Franca’s is clearly the best of the old-line Italian bakeries remaining in Trenton. It does some lovely, crusty peasant breads, a mean sfoliatella (a ridged, chewy, triangular pastry filled with a lemony ricotta filling), and a decent cheese cake. There may be other good items as well; I’ll confess to have sampled only a few.
P&G Trading Company is one of central NJ’s premiere purveyors of fine seafoods to the wholesale trade. The heart of their business is delivering seafood to restaurants and groceries. While they used to have a retail store, they recently ran out of room in the warehouse and had to close it. However, I am assured by the owner that they will still sell retail, though only now in case quantities or whole sides of fish.
Some of the most beautiful candles on the planet are made in Trenton. Ana Candles, the original striped taper, are sold in premiere home decor, gift shops, and musuems across the country. You’ve probably seen them: they have a unique horizontal striped design in a variety of exotic colors. The design can’t be made with conventional candle-making equipment – Frank Weeden, the late founder of Ana Design Corporation, invented special machinery to make it possible.
Whatever your thoughts about the Museum itself (state treasure, or politically correct snooze-fest), the Museum Shop is one of the best places in the county to purchase an exotic gift for that special someone.
Supreme is a decent sized market (10,000 SF, not a 60,000 SF superstore). The prices are reasonable, the meat, fish, and produce sections (targeting Hispanic buyers) are actually quite good, and the produce is fresh. Very cool.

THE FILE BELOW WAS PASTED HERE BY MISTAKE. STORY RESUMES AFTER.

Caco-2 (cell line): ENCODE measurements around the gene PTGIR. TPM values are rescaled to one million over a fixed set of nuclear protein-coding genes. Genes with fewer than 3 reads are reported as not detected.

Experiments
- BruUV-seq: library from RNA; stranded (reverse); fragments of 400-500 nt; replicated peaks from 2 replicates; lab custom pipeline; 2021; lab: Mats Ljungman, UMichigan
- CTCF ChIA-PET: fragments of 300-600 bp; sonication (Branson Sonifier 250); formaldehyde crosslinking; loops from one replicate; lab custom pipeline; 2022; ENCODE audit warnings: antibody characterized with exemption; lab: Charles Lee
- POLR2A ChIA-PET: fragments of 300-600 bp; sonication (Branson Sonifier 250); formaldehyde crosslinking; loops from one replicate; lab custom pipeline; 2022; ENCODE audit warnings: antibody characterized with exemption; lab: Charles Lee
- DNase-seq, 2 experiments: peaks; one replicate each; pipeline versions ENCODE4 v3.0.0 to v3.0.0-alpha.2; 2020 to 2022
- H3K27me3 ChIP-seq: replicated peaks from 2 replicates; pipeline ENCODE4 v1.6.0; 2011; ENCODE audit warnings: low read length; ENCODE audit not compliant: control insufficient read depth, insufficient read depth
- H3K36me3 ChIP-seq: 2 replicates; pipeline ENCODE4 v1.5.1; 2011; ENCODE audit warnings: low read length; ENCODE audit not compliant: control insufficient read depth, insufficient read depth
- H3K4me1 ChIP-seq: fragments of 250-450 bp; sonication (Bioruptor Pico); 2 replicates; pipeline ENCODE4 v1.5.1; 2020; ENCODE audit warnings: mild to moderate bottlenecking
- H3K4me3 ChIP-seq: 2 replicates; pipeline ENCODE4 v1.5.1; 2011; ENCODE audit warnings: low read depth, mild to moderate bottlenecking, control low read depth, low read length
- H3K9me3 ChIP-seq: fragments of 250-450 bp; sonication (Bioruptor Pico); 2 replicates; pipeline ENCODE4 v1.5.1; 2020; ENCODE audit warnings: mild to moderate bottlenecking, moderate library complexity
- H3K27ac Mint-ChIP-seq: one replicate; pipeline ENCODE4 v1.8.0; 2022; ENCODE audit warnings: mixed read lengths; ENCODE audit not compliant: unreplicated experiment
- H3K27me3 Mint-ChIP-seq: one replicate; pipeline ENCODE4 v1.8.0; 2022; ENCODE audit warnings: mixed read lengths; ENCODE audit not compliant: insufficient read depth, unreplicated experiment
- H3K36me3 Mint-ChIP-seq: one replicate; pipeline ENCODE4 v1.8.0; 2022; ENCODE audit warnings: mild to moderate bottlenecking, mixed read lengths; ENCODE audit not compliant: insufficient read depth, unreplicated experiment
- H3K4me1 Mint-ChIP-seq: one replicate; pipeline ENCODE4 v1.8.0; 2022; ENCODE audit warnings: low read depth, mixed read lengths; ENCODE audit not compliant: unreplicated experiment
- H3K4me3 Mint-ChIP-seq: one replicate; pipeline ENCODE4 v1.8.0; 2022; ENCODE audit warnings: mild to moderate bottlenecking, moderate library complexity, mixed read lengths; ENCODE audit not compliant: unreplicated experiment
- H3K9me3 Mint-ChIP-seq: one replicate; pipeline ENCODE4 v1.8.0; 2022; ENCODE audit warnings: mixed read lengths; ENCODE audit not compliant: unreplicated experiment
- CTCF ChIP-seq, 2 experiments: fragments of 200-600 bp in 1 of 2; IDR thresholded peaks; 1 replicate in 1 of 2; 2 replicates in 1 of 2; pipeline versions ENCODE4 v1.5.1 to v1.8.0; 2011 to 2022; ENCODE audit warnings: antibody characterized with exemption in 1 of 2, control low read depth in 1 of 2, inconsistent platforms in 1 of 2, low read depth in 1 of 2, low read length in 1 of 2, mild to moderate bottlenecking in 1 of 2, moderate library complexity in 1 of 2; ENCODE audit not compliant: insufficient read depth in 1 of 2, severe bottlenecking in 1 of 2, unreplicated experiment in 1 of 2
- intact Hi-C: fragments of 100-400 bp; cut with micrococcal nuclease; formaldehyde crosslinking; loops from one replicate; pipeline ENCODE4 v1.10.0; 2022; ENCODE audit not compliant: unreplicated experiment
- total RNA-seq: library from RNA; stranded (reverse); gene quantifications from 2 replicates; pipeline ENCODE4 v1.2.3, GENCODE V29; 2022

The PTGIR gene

The Farmer’s Market is located just over the border from Trenton in Lawrence (though with a Trenton postal address), and is located near Trenton’s Polish enclave. It’s truly a first-rate farmer’s market, with nine produce venders, three butchers, several bakeries, an Amish market, several restaurants and a plethora of antique, craft, and gift stores. It is also a terrific value, particularly if you purchase 2nd quality produce (sometimes slightly bruised or just misshapen) which is offered by many of the vendors at an enormous discount.
Put another way…all those suburban Italian restaurants which are driving the Chambersburg eateries out of business? Many of them are serving Porfirio’s products. Ain’t capitalism wonderful? If you live or work in Trenton, the place to go is the Anderson Street store. There you’ll find at least 11 different varieties of fresh-made ravioli in stock
Halo has survived by offering good quality dairy products (including all different varieties of milk, including lactose free, plus orange juice, iced team, lemonade, eggs, and importantly ICE CREAM) at warehouse prices.
One of the secrets to cooking with spices is to always make sure they’re fresh. The difference between fresh cumin or ground coriander, and stuff that’s been sitting around for a while, is astonishing. That’s why Broad Imports Distributors is so cool. You can buy spices in the precise quantities you need, at reasonable prices.
The Cosmo is at the epicenter of Trenton’s Polish neighborhood, right on the NW corner of Olden and Brunswick. It’s a mini holiday just to enter and browse the shelves. They’re packed with European grocery items: cookies, candies, dozens of varieties of pickles and jarred preserves.
Women! Have you ever dreamed of having a personal shopper with exquisite taste who would travel to Paris on shopping excursions, to bring back affordable fashions that satisfied your deepest inner cravings? Betty Young, proprietor of The Comfort Zone, is just that shopper, and will push you towards an even bolder level of self-expression.
After being flooded out of New Hope, Eric Maywar reopened his used and rare book shop in the heart of the revitalizing South Warren district. It’s become a great place to find a book cheap, as well as to meet some of the most interesting people in Trenton.